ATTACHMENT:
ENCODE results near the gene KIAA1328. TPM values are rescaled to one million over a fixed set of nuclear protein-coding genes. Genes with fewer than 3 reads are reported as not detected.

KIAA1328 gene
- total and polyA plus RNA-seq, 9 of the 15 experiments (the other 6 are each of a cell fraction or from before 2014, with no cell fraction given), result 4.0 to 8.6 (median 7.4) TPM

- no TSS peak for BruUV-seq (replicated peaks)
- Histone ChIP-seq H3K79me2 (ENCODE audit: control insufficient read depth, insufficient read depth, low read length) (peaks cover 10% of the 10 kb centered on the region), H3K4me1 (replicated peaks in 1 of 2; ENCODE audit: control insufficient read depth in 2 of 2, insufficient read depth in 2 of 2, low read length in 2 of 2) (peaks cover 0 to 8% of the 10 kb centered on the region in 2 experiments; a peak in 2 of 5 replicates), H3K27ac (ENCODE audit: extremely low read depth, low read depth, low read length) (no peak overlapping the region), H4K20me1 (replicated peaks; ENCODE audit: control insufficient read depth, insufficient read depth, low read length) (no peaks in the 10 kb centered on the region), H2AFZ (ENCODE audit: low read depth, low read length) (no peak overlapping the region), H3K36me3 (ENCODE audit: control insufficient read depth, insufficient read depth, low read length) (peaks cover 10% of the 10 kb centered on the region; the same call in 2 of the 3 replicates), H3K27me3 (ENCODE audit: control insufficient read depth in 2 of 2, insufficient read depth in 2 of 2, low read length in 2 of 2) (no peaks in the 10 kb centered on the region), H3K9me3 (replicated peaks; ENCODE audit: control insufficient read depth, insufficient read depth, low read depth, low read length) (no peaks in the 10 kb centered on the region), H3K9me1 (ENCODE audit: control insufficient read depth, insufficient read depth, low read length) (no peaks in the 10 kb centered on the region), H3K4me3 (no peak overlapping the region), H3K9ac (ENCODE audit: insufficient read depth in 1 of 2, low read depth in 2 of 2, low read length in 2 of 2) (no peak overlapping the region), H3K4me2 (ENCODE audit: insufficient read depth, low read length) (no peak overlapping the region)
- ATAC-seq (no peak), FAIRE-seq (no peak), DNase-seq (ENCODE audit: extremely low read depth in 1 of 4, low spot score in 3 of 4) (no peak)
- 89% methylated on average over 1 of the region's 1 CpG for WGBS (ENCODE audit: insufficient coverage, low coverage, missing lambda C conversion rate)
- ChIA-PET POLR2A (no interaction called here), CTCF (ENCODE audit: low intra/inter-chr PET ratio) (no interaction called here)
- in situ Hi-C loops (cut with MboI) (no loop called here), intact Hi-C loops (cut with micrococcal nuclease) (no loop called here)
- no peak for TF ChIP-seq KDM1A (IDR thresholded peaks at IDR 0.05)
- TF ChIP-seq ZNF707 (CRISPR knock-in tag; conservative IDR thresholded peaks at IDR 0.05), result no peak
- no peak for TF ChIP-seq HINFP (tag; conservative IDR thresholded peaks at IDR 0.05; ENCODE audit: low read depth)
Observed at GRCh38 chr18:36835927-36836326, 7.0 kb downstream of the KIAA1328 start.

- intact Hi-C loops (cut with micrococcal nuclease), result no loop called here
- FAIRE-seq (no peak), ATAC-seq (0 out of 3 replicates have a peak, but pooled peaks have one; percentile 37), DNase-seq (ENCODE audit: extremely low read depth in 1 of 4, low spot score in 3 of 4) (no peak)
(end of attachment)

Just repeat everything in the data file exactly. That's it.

ENCODE results near the gene KIAA1328. TPM values are rescaled to one million over a fixed set of nuclear protein-coding genes. Genes with fewer than 3 reads are reported as not detected.

KIAA1328 gene
- total and polyA plus RNA-seq, 9 of the 15 experiments (the other 6 are each of a cell fraction or from before 2014, with no cell fraction given), result 4.0 to 8.6 (median 7.4) TPM

- no TSS peak for BruUV-seq (replicated peaks)
- Histone ChIP-seq H3K79me2 (ENCODE audit: control insufficient read depth, insufficient read depth, low read length) (peaks cover 10% of the 10 kb centered on the region), H3K4me1 (replicated peaks in 1 of 2; ENCODE audit: control insufficient read depth in 2 of 2, insufficient read depth in 2 of 2, low read length in 2 of 2) (peaks cover 0 to 8% of the 10 kb centered on the region in 2 experiments; a peak in 2 of 5 replicates), H3K27ac (ENCODE audit: extremely low read depth, low read depth, low read length) (no peak overlapping the region), H4K20me1 (replicated peaks; ENCODE audit: control insufficient read depth, insufficient read depth, low read length) (no peaks in the 10 kb centered on the region), H2AFZ (ENCODE audit: low read depth, low read length) (no peak overlapping the region), H3K36me3 (ENCODE audit: control insufficient read depth, insufficient read depth, low read length) (peaks cover 10% of the 10 kb centered on the region; the same call in 2 of the 3 replicates), H3K27me3 (ENCODE audit: control insufficient read depth in 2 of 2, insufficient read depth in 2 of 2, low read length in 2 of 2) (no peaks in the 10 kb centered on the region), H3K9me3 (replicated peaks; ENCODE audit: control insufficient read depth, insufficient read depth, low read depth, low read length) (no peaks in the 10 kb centered on the region), H3K9me1 (ENCODE audit: control insufficient read depth, insufficient read depth, low read length) (no peaks in the 10 kb centered on the region), H3K4me3 (no peak overlapping the region), H3K9ac (ENCODE audit: insufficient read depth in 1 of 2, low read depth in 2 of 2, low read length in 2 of 2) (no peak overlapping the region), H3K4me2 (ENCODE audit: insufficient read depth, low read length) (no peak overlapping the region)
- ATAC-seq (no peak), FAIRE-seq (no peak), DNase-seq (ENCODE audit: extremely low read depth in 1 of 4, low spot score in 3 of 4) (no peak)
- 89% methylated on average over 1 of the region's 1 CpG for WGBS (ENCODE audit: insufficient coverage, low coverage, missing lambda C conversion rate)
- ChIA-PET POLR2A (no interaction called here), CTCF (ENCODE audit: low intra/inter-chr PET ratio) (no interaction called here)
- in situ Hi-C loops (cut with MboI) (no loop called here), intact Hi-C loops (cut with micrococcal nuclease) (no loop called here)
- no peak for TF ChIP-seq KDM1A (IDR thresholded peaks at IDR 0.05)
- TF ChIP-seq ZNF707 (CRISPR knock-in tag; conservative IDR thresholded peaks at IDR 0.05), result no peak
- no peak for TF ChIP-seq HINFP (tag; conservative IDR thresholded peaks at IDR 0.05; ENCODE audit: low read depth)
Observed at GRCh38 chr18:36835927-36836326, 7.0 kb downstream of the KIAA1328 start.

- intact Hi-C loops (cut with micrococcal nuclease), result no loop called here
- FAIRE-seq (no peak), ATAC-seq (0 out of 3 replicates have a peak, but pooled peaks have one; percentile 37), DNase-seq (ENCODE audit: extremely low read depth in 1 of 4, low spot score in 3 of 4) (no peak)